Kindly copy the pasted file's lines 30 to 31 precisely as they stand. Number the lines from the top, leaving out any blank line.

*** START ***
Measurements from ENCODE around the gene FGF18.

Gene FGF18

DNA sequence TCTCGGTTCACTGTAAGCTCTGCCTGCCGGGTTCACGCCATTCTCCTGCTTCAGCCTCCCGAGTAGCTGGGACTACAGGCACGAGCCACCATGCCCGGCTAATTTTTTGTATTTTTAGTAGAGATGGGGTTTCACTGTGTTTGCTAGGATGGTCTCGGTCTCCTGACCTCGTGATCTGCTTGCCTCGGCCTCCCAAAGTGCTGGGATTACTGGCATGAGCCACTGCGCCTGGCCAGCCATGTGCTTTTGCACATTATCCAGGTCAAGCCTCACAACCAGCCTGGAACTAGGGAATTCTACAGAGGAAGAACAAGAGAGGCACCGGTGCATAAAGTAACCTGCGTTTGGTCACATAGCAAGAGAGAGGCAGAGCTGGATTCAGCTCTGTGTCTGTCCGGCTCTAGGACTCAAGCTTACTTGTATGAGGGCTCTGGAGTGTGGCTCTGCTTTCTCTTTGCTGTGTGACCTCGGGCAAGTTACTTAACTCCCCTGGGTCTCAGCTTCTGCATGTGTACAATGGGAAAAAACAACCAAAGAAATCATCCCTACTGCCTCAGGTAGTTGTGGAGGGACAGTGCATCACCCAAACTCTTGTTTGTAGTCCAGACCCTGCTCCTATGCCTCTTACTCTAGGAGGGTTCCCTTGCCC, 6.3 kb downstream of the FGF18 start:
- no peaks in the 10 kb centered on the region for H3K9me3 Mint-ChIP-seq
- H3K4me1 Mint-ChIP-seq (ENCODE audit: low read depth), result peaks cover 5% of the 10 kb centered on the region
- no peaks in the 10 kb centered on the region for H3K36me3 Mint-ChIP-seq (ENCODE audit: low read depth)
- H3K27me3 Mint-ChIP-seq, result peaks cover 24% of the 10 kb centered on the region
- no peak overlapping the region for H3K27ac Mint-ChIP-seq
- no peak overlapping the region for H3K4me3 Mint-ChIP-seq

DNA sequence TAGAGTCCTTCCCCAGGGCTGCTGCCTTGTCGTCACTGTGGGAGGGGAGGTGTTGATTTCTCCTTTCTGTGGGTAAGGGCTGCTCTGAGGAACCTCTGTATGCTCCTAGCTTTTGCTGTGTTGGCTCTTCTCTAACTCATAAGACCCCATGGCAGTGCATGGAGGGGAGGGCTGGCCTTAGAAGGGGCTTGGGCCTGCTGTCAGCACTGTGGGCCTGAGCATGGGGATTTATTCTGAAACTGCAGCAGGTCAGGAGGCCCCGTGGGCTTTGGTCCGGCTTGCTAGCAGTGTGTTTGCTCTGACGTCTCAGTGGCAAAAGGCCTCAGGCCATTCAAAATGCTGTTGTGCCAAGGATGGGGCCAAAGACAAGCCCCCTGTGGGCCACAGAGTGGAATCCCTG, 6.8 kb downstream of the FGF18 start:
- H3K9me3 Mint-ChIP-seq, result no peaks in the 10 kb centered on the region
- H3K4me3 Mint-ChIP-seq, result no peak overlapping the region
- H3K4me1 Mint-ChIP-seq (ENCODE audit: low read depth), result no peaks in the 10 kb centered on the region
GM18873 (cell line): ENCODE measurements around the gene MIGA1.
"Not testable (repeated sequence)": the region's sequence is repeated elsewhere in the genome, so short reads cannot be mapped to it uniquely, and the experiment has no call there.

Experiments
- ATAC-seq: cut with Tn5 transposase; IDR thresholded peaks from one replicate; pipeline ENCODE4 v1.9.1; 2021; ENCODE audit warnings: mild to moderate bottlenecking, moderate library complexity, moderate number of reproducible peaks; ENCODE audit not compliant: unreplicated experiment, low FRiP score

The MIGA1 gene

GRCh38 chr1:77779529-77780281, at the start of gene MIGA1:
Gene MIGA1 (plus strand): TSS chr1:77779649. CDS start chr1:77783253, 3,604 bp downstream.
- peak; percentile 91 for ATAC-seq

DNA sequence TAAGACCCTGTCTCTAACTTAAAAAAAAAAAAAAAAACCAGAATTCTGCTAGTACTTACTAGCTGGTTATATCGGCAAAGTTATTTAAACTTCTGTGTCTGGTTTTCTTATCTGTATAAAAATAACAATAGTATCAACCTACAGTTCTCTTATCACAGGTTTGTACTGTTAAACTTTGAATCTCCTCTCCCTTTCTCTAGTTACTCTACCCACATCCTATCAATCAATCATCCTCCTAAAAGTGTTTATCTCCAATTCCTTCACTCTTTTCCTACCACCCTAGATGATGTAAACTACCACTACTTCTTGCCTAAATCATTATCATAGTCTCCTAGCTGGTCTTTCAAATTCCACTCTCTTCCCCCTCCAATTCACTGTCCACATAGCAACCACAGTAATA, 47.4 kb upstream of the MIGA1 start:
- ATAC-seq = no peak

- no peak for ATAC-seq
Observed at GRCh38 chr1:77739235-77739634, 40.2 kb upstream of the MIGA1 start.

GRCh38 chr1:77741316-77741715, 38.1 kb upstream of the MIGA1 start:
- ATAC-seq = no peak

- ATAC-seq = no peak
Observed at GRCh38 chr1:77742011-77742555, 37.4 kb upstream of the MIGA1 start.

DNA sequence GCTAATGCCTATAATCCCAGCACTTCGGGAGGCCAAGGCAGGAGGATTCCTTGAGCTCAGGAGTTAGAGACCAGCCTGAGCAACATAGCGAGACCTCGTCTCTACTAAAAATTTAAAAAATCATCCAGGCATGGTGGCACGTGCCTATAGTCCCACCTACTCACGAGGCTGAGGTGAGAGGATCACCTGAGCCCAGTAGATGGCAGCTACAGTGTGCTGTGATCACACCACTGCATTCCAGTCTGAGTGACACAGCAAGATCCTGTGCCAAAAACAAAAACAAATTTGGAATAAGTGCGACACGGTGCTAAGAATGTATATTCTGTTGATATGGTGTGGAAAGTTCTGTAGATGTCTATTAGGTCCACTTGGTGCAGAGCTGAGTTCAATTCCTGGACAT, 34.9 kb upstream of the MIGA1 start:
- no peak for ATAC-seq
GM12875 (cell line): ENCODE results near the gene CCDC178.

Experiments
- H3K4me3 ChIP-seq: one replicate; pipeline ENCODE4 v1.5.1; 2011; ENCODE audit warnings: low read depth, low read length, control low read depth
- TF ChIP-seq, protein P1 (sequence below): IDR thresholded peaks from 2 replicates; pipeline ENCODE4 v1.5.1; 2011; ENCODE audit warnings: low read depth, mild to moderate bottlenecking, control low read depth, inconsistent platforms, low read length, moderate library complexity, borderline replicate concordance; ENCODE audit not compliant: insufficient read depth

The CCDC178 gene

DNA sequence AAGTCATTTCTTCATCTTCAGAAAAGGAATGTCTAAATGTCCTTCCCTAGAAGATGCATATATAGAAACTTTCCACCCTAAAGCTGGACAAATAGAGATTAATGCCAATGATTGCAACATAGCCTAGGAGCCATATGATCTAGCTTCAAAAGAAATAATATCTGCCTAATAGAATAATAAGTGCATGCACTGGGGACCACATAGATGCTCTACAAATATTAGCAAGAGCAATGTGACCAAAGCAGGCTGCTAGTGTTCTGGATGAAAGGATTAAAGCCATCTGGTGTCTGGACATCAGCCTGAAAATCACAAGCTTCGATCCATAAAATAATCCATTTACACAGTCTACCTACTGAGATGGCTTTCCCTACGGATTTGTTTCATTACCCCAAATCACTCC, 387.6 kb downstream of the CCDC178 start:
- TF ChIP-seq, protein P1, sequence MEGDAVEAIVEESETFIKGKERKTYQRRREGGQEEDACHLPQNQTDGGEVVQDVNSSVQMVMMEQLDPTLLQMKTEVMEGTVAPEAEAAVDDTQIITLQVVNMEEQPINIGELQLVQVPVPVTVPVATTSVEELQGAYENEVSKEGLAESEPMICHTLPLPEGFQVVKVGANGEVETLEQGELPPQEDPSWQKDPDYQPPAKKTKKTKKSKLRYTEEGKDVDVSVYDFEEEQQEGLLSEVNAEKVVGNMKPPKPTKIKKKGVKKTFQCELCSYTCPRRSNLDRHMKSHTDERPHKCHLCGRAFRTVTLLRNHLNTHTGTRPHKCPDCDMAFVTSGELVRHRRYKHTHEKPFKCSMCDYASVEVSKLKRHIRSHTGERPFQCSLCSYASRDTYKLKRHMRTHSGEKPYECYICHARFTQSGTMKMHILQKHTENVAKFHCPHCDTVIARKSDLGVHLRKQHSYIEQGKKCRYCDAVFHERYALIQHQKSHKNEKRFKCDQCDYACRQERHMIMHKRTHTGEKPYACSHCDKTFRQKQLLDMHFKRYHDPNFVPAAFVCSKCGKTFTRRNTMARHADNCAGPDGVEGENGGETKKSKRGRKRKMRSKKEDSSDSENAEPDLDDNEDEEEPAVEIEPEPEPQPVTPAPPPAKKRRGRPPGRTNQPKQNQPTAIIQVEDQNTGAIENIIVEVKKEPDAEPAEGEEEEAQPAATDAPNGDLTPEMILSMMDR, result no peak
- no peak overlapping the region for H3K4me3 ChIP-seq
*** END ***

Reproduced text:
DNA sequence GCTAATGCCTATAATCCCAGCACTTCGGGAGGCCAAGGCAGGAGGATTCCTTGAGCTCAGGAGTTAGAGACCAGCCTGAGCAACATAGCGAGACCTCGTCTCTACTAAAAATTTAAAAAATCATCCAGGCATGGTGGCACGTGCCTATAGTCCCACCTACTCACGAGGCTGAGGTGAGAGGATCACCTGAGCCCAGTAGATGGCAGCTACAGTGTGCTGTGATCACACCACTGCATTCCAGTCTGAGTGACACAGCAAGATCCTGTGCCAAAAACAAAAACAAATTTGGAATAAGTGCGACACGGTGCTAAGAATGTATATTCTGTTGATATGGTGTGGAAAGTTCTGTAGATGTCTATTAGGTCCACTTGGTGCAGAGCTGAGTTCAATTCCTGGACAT, 34.9 kb upstream of the MIGA1 start:
- no peak for ATAC-seq